Are all India’s 8 north-eastern states disturbed areas?
I wonder if you read this piece of news – quoting from Rediff.com:
Jammu and Kashmir is no longer the hot bed of militancy and separatist violence in the country as the conflict-ridden northeastern states have surpassed it in respect of insurgency-related violence and civilian casualties. The northeastern states recorded 1,489 incidents of insurgency-related violence in 2007 while Jammu and Kashmir recorded about 900 incidents, according to the latest report titled, Status Paper on Naxal Activities, prepared by the ministry of home affairs.
Did you find something odd in the above news which appeared in all major newspapers? Well, I did. I wondered why one state was compared to seven…or rather eight?? Sure, Jammu and Kashmir does consist of three different areas (Jammu, the Kashmir valley and Ladakh) but even then why compare it to all the north-eastern states?? (Arunachal Pradesh, Assam, Meghalaya, Manipur, Mizoram, Nagaland, and Tripura plus Sikkim). The area of the North Eastern states is certainly larger than J&K and even the political situation is different…the cause of the terrorism is not as homogenous as it seems. The same news item does in fact acknowledge that amongst the northeastern states, it is Assam which is worst affected. In fact 40 percent of the violence mentioned has taken place in Assam, with 12 insurgent groups operating from there.
I wanted a more comprehensive picture of the situation but not even the The Assam Tribune had the details. Finally I found an older article by Wasbir Hussain (in Manipur Online) which gives a good picture of the problem in the north-east. The main points he makes are:
- The North-East consists of 40 million people spread over 8 states that cover 2,63,000 square kilometers and none of them would agree to fight for the liberation of the ‘Northeast’ in general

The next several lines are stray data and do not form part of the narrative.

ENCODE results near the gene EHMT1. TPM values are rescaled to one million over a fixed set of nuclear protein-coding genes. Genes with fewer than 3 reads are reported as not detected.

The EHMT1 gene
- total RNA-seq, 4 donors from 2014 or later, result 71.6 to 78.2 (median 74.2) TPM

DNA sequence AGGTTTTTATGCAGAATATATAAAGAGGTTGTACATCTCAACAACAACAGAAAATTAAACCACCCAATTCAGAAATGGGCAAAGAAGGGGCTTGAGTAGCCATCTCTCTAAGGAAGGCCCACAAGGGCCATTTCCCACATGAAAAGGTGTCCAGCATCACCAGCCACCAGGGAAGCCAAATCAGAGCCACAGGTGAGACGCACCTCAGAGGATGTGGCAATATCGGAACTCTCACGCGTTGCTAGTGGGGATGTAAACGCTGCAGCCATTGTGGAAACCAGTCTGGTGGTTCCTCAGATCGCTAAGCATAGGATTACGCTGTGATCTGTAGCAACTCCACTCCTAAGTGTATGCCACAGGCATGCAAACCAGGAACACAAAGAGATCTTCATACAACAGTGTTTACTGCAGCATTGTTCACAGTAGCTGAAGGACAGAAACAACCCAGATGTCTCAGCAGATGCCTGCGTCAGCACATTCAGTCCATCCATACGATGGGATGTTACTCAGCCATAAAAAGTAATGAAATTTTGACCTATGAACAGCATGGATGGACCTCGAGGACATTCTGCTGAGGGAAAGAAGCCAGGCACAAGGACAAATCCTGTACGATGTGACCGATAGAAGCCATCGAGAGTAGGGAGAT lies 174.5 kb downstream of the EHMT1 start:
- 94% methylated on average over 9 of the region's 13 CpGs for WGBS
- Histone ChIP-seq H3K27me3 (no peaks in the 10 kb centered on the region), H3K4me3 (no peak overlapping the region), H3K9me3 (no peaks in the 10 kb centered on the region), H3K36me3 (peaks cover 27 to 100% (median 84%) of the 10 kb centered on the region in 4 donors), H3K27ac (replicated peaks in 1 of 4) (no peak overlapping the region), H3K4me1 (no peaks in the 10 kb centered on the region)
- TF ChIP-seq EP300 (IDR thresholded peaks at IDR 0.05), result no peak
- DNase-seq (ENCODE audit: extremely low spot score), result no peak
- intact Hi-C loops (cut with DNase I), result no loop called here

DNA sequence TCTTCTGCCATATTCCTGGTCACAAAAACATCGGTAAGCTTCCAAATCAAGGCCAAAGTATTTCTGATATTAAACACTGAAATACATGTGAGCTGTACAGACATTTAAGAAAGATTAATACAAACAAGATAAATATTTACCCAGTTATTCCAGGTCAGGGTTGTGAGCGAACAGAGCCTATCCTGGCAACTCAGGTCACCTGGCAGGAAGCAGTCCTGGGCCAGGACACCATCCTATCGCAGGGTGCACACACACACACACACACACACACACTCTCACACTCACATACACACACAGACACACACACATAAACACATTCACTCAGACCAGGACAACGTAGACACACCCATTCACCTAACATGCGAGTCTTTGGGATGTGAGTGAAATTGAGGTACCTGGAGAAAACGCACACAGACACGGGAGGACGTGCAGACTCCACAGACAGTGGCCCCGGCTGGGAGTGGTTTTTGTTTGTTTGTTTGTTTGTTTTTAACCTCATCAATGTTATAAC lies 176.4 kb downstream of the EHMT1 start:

- The trouble is caused not just by armed separatist groups fighting for independence or autonomy, but also the “battles for territorial supremacy amongst the different ethnic groups themselves.”
- These movements are often triggered by fears of losing their distinct identity
- Besides the 30 armed insurgent organizations, there are ethnic groups who want their distinct identity. The region is an “ethnic minefield” as it comprises of around 160 Scheduled Tribes, besides an estimated 400 other tribal or sub-tribal communities and groups
- Strategic alliances between rebel groups in the region “transcend inter-state and international borders.”
There are two other important points that Hussain makes. One is that the central government for the past few years has been pumping funds into developmental projects in these regions, hoping that development will diffuse the violent activities. This isn’t working as well as it should because:
- Leakage of funds at various levels of the government machinery. Development funds are making their way into the coffers of the insurgent groups
- Lack of capacity by the states in the region to absorb the huge quantity of funds in the absence of training and expertise to successfully come up with implementable location-specific projects and the infrastructure to get some of these projects off the drawing board stage
Hussain also talks about how the North-East is in the news for the wrong reasons. No one writes about the successfully developed projects. I agree with him when he says that if the insurgency in the various states has to improve, the rest of India needs to know the good things that are happening in that region. News like the north-east as a whole is big trouble is not just the worst thing to hear, it’s plain wrong.
Some states are peaceful. The official website of the Mizoram government has tried to put this across. It says that large parts of Arunachal Pradesh and Nagaland are peaceful. So is Mizoram and Sikkim. It goes on to say:
It is very unfair to bracket all these North Eastern states as disturbed areas. This only proves lack of understanding of complex problems of the North Eastern region. It must be understood that no two states of North East are similar. In fact, each state has its own set of problems. They have been grouped as North Eastern region on geographical convenience only.
(Picture is from aol.com)
Related Reading: More articles on the North-East